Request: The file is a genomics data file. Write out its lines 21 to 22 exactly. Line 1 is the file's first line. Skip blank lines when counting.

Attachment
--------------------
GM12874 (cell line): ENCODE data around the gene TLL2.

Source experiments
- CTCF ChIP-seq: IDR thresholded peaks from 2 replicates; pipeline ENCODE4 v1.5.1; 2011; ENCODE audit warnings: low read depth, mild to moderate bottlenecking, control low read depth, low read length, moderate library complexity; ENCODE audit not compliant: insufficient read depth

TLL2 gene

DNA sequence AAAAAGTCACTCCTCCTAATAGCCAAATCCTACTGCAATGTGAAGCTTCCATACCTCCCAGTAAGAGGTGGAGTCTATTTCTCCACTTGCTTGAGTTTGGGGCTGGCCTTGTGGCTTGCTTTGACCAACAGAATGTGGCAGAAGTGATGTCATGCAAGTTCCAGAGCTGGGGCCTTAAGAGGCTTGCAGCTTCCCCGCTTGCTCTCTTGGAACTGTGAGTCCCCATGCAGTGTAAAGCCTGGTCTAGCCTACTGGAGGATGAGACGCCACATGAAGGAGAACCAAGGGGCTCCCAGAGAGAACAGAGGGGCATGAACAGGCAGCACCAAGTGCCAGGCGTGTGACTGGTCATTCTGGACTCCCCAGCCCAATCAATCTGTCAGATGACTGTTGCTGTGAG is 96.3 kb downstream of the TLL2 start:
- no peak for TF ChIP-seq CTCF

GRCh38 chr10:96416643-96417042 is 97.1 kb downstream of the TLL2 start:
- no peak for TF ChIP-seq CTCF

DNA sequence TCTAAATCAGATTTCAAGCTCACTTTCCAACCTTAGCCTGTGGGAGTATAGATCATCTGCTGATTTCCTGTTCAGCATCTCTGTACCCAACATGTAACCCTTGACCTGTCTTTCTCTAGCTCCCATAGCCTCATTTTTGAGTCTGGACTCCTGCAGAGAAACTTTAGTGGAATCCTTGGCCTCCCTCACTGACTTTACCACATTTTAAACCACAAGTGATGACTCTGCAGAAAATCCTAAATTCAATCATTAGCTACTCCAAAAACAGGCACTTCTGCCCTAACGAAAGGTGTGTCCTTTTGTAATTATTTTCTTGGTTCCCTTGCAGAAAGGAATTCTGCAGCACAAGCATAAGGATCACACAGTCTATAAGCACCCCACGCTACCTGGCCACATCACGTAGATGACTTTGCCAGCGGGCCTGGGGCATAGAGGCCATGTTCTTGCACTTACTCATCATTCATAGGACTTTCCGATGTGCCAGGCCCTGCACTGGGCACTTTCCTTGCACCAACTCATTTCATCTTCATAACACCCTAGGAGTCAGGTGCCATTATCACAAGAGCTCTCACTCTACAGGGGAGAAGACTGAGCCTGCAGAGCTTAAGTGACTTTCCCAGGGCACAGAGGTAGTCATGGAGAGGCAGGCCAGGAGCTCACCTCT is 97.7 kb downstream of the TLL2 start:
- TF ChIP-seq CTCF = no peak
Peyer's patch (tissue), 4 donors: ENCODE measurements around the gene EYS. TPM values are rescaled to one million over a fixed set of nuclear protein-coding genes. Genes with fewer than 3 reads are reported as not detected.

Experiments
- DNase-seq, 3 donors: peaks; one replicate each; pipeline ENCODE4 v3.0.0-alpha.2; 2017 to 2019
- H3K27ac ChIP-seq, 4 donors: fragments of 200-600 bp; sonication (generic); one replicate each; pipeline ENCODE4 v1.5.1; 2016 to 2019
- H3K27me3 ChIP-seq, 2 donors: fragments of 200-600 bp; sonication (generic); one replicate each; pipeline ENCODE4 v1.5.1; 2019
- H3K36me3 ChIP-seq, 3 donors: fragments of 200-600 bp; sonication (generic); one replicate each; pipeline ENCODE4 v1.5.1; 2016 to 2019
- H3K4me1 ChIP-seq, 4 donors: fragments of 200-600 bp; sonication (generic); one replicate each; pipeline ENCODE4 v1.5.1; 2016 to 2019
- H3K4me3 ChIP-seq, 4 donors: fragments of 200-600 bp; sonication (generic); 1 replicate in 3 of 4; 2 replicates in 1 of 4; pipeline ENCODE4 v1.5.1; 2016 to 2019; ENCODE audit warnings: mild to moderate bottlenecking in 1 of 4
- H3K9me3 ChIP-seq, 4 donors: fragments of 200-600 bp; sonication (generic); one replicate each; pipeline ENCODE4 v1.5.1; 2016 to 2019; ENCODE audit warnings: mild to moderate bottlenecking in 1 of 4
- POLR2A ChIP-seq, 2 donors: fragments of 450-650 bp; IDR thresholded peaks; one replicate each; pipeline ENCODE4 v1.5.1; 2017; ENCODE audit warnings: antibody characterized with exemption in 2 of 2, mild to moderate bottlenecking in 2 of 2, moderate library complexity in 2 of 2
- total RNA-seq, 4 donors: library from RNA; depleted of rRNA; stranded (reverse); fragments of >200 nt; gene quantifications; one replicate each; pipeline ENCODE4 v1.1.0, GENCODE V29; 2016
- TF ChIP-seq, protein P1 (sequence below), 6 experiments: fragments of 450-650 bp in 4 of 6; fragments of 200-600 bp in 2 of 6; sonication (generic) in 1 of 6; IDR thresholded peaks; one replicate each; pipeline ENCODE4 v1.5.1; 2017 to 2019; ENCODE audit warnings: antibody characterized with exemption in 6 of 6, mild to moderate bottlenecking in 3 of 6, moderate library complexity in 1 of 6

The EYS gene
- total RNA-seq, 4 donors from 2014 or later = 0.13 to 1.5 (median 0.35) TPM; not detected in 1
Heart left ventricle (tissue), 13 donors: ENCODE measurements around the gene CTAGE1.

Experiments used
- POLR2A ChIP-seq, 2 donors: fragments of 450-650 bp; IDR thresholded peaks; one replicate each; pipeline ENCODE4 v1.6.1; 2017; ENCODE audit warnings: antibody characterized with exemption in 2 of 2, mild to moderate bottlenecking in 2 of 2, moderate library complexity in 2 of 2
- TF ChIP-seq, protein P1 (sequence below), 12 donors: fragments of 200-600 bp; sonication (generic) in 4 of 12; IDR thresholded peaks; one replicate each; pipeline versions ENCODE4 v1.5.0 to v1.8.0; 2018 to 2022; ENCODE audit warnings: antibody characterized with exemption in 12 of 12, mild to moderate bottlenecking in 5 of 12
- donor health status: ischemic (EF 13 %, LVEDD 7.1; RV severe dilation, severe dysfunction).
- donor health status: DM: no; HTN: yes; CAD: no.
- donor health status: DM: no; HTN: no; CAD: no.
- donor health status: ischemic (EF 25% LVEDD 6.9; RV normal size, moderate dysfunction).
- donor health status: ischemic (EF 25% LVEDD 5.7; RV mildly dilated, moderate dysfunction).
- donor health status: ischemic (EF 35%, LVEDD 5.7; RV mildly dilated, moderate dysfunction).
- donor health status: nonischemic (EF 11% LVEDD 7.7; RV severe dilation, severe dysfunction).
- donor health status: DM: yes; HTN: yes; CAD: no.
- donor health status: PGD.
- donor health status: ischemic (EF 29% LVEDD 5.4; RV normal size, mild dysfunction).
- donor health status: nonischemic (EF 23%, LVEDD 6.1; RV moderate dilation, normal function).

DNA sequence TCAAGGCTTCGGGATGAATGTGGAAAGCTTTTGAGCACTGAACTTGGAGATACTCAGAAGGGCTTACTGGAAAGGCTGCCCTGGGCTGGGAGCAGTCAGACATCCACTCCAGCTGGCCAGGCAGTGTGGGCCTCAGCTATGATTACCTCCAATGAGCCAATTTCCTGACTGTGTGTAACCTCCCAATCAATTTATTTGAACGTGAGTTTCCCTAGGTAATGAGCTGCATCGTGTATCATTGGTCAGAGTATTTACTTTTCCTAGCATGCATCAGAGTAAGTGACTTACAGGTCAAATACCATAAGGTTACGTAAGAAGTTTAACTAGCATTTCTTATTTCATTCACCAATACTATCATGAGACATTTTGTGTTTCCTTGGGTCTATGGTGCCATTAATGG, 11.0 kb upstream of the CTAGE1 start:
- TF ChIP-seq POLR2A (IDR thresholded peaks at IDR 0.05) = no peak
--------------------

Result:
- total RNA-seq, 4 donors: library from RNA; depleted of rRNA; stranded (reverse); fragments of >200 nt; gene quantifications; one replicate each; pipeline ENCODE4 v1.1.0, GENCODE V29; 2016
- TF ChIP-seq, protein P1 (sequence below), 6 experiments: fragments of 450-650 bp in 4 of 6; fragments of 200-600 bp in 2 of 6; sonication (generic) in 1 of 6; IDR thresholded peaks; one replicate each; pipeline ENCODE4 v1.5.1; 2017 to 2019; ENCODE audit warnings: antibody characterized with exemption in 6 of 6, mild to moderate bottlenecking in 3 of 6, moderate library complexity in 1 of 6